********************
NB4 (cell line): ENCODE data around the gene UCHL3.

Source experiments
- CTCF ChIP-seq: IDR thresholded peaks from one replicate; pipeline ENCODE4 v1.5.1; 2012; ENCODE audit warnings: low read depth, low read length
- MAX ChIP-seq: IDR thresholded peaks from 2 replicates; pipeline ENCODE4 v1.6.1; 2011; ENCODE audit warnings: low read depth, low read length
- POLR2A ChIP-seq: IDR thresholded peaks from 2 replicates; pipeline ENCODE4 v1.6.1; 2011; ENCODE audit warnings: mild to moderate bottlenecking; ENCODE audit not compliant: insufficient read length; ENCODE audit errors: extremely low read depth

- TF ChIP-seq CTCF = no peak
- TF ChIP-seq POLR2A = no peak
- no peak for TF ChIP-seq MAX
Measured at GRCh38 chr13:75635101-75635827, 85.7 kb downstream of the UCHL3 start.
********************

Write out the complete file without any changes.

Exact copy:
NB4 (cell line): ENCODE data around the gene UCHL3.

Source experiments
- CTCF ChIP-seq: IDR thresholded peaks from one replicate; pipeline ENCODE4 v1.5.1; 2012; ENCODE audit warnings: low read depth, low read length
- MAX ChIP-seq: IDR thresholded peaks from 2 replicates; pipeline ENCODE4 v1.6.1; 2011; ENCODE audit warnings: low read depth, low read length
- POLR2A ChIP-seq: IDR thresholded peaks from 2 replicates; pipeline ENCODE4 v1.6.1; 2011; ENCODE audit warnings: mild to moderate bottlenecking; ENCODE audit not compliant: insufficient read length; ENCODE audit errors: extremely low read depth

- TF ChIP-seq CTCF = no peak
- TF ChIP-seq POLR2A = no peak
- no peak for TF ChIP-seq MAX
Measured at GRCh38 chr13:75635101-75635827, 85.7 kb downstream of the UCHL3 start.